Regular readers may remember the tragic story of Sadie, an injured dog who suffered for months at the hands of Louisville Metro Animal Services before finally being euthanized by rescuers.  Heather Adkins, an employee at LMAS during the time Sadie was there who later became her foster owner and advocate, was smeared by the city of Louisville after she went public with Sadie’s story.  Due to public outcry, the city appointed an ad hoc committee to investigate what happened with Sadie.  The committee’s report was released Wednesday and can be read here.

Terrible:  The committee found “that by the clear and convincing evidence made available, the LMAS Department did knowingly neglect Sadie by failing to provide proper health care for the animal in a timely fashion”.  Despite the finding, there is no recommendation that the appropriate authorities should determine whether criminal charges should be brought in the case.

Also Terrible:  The committee was not only denied access to records and certain personnel involved with Sadie’s case by Mayor Greg Fischer’s office, it also found that the administration lied to the public in an August press release in an attempt to whitewash the neglect.  Despite the corruption and fraud apparent throughout the office, there is no recommendation that the appropriate authorities should determine whether criminal charges should be brought against anyone in the administration.

More Terrible:  After the city retaliated against Ms. Adkins for going public with Sadie’s story and she ultimately left her job, the Fischer administration stamped her personnel file with the words DO NOT REHIRE, while promoting and shielding those who were instrumental in Sadie’s neglect.  The committee recommended that Ms. Adkins’ personnel file be corrected, exonerating her of any wrongdoing, and that the mayor’s office issue a public statement clearing her name.  The committee also recommended that the city enact a whistleblower protection ordinance and that there should be more oversight into LMAS donations.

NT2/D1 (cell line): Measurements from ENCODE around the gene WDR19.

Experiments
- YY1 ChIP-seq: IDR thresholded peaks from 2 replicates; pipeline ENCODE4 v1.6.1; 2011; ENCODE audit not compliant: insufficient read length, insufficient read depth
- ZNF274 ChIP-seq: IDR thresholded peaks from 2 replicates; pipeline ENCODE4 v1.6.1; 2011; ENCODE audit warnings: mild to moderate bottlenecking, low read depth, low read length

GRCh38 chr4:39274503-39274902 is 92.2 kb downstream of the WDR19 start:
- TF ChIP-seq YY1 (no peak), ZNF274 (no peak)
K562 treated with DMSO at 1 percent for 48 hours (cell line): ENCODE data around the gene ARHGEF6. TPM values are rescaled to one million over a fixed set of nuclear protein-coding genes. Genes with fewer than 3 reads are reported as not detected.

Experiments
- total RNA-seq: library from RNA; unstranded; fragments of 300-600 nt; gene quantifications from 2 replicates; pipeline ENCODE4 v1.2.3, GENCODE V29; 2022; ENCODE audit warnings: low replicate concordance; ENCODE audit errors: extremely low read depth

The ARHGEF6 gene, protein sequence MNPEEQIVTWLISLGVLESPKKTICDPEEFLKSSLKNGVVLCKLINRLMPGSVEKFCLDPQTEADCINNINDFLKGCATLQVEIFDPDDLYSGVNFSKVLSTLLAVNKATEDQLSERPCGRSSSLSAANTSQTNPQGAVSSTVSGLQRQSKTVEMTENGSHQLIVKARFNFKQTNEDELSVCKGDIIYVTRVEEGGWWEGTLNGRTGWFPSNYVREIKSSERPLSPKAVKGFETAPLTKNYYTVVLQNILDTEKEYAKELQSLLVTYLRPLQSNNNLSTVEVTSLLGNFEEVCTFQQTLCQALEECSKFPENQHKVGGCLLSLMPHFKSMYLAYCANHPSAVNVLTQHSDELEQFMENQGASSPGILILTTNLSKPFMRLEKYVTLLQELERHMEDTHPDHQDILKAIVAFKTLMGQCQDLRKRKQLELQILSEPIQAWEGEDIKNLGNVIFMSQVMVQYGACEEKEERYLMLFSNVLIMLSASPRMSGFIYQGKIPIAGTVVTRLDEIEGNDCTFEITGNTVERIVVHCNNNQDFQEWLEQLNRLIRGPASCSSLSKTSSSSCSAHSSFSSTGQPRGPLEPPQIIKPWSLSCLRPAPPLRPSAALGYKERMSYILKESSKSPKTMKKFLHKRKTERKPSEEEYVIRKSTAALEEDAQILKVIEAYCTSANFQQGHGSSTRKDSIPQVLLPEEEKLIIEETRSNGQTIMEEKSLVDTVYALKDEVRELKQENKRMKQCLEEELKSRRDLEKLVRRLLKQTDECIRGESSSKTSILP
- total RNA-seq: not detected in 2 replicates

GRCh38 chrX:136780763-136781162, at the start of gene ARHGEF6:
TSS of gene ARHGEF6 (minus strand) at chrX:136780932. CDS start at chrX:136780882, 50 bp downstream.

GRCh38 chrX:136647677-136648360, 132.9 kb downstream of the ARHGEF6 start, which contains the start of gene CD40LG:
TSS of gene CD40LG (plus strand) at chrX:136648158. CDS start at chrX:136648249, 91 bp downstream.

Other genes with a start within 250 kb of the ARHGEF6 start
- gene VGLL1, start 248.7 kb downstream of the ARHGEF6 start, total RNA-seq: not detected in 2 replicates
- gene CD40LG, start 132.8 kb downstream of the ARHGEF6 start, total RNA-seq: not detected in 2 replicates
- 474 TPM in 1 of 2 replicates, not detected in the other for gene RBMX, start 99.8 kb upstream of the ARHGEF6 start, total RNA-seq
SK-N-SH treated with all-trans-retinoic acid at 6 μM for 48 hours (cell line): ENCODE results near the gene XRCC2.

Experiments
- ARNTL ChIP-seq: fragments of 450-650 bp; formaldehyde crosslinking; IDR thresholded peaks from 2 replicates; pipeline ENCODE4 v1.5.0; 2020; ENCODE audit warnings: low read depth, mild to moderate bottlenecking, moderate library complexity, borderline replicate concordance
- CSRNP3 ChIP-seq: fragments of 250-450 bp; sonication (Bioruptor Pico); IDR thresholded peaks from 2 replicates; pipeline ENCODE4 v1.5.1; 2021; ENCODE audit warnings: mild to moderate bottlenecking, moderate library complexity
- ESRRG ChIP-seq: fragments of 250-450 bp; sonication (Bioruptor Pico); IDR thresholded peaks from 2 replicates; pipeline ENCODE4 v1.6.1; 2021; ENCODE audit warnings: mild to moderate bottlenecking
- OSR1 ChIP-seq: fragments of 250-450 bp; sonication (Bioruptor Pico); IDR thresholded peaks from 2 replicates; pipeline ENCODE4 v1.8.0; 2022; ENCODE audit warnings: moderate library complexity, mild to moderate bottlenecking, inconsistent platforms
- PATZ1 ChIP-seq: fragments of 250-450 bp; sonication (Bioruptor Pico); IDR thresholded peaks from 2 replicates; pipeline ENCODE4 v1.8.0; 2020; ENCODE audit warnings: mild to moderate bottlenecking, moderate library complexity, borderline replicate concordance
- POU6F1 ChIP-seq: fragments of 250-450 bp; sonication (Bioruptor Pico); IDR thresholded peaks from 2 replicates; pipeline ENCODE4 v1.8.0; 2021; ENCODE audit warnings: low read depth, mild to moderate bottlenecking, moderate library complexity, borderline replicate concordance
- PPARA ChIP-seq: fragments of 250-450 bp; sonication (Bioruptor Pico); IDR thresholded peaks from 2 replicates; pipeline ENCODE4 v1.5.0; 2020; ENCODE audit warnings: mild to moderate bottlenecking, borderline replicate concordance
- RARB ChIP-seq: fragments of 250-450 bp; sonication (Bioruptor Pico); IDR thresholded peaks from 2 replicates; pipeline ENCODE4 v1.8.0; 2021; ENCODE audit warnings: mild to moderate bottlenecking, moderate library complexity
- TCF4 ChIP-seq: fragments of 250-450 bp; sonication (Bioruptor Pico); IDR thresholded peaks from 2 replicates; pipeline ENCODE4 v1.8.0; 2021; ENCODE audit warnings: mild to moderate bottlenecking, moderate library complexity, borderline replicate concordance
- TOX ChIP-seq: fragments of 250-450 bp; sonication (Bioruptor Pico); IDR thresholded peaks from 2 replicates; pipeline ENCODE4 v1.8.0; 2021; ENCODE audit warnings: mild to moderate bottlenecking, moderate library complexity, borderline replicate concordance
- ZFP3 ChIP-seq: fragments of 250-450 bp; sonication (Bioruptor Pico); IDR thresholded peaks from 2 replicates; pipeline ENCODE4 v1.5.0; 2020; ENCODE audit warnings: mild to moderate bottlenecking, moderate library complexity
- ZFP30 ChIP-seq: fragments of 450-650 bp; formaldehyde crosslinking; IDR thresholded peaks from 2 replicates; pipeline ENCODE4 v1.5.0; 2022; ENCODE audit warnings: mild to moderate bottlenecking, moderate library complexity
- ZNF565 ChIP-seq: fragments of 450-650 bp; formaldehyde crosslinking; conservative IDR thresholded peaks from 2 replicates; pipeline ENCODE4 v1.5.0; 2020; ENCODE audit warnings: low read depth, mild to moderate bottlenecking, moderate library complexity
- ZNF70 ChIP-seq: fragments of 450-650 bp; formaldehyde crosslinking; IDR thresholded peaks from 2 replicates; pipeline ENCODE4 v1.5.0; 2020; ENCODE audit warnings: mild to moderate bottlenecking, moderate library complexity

Cherry on Top Terrible:  At the same time the committee was scheduled to release its report, Mayor Fischer “abruptly called a news conference” to announce that he does not back a $10.10 proposed minimum wage and that poor people need to learn how to live on $8.75 an hour – the most he’s willing to back.  Some noticed the uh, coincidence:

A Democratic council member said the mayor was trying to “distract” from the findings, while a Republican called the timing “unusual.”

Astonishingly, Mayor Greg Fischer later e-mailed a response to the media regarding the report:

“The council found some weaknesses during its review and we’ve already responded with improvements to our donation and open records policies,” Fischer said in a statement. “It’s very unfortunate what happened with Sadie. We remain committed to moving forward and helping save as many animals as we can.”

Found Some Weaknesses.  I like that.  Although I’d like it better if it was the name of a prison wing housing everyone guilty of neglecting Sadie, smearing her advocate and shielding her abusers.  It’s going to be a bumpy ride as the Fischer administration moves forward, what with all those bodies under the bus.

(Thank you Clarice for the links.)

Fort Worth Grand Jury No-Bills Police Officer Who Hunted Down and Killed Lost Pet

Bentley, as pictured on the Star-Telegram website.

Bentley, as pictured on the Star-Telegram website.

Remember when a freak with a gun Fort Worth deputy police chief Kenneth Flynn was charged with animal cruelty after chasing down an owned, lost dog called Bentley with his SUV and shooting him in the street?  A grand jury failed to indict Flynn, who retired after the killing: